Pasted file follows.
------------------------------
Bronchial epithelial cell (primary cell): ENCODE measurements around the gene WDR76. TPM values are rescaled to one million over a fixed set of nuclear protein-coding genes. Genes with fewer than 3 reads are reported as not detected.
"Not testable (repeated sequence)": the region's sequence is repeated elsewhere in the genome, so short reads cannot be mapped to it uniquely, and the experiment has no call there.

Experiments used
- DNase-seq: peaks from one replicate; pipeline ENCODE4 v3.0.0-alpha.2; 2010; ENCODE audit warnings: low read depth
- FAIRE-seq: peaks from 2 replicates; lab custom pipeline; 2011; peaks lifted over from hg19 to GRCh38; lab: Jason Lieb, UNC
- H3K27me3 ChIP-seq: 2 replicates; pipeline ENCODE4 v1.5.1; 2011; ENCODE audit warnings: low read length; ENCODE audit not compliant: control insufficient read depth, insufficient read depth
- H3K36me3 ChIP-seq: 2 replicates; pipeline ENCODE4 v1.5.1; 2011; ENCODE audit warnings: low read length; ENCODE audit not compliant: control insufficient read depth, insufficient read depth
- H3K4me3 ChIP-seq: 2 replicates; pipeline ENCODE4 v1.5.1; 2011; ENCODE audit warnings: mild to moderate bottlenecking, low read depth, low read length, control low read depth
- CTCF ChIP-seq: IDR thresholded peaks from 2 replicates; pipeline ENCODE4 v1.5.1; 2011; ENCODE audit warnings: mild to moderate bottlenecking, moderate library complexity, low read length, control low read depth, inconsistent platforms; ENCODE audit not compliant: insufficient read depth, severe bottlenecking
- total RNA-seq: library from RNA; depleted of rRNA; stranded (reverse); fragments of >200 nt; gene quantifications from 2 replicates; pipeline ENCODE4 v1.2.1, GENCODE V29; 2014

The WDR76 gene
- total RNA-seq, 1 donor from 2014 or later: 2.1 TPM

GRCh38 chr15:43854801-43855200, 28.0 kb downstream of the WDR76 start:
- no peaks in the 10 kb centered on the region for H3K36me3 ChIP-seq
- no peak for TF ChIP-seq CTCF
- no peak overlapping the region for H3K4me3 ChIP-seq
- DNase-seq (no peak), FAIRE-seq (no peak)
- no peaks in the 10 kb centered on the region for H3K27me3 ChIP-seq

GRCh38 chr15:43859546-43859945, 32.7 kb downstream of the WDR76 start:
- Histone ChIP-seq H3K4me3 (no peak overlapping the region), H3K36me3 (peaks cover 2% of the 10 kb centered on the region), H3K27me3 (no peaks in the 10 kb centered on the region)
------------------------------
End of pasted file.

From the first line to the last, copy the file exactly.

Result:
Bronchial epithelial cell (primary cell): ENCODE measurements around the gene WDR76. TPM values are rescaled to one million over a fixed set of nuclear protein-coding genes. Genes with fewer than 3 reads are reported as not detected.
"Not testable (repeated sequence)": the region's sequence is repeated elsewhere in the genome, so short reads cannot be mapped to it uniquely, and the experiment has no call there.

Experiments used
- DNase-seq: peaks from one replicate; pipeline ENCODE4 v3.0.0-alpha.2; 2010; ENCODE audit warnings: low read depth
- FAIRE-seq: peaks from 2 replicates; lab custom pipeline; 2011; peaks lifted over from hg19 to GRCh38; lab: Jason Lieb, UNC
- H3K27me3 ChIP-seq: 2 replicates; pipeline ENCODE4 v1.5.1; 2011; ENCODE audit warnings: low read length; ENCODE audit not compliant: control insufficient read depth, insufficient read depth
- H3K36me3 ChIP-seq: 2 replicates; pipeline ENCODE4 v1.5.1; 2011; ENCODE audit warnings: low read length; ENCODE audit not compliant: control insufficient read depth, insufficient read depth
- H3K4me3 ChIP-seq: 2 replicates; pipeline ENCODE4 v1.5.1; 2011; ENCODE audit warnings: mild to moderate bottlenecking, low read depth, low read length, control low read depth
- CTCF ChIP-seq: IDR thresholded peaks from 2 replicates; pipeline ENCODE4 v1.5.1; 2011; ENCODE audit warnings: mild to moderate bottlenecking, moderate library complexity, low read length, control low read depth, inconsistent platforms; ENCODE audit not compliant: insufficient read depth, severe bottlenecking
- total RNA-seq: library from RNA; depleted of rRNA; stranded (reverse); fragments of >200 nt; gene quantifications from 2 replicates; pipeline ENCODE4 v1.2.1, GENCODE V29; 2014

The WDR76 gene
- total RNA-seq, 1 donor from 2014 or later: 2.1 TPM

GRCh38 chr15:43854801-43855200, 28.0 kb downstream of the WDR76 start:
- no peaks in the 10 kb centered on the region for H3K36me3 ChIP-seq
- no peak for TF ChIP-seq CTCF
- no peak overlapping the region for H3K4me3 ChIP-seq
- DNase-seq (no peak), FAIRE-seq (no peak)
- no peaks in the 10 kb centered on the region for H3K27me3 ChIP-seq

GRCh38 chr15:43859546-43859945, 32.7 kb downstream of the WDR76 start:
- Histone ChIP-seq H3K4me3 (no peak overlapping the region), H3K36me3 (peaks cover 2% of the 10 kb centered on the region), H3K27me3 (no peaks in the 10 kb centered on the region)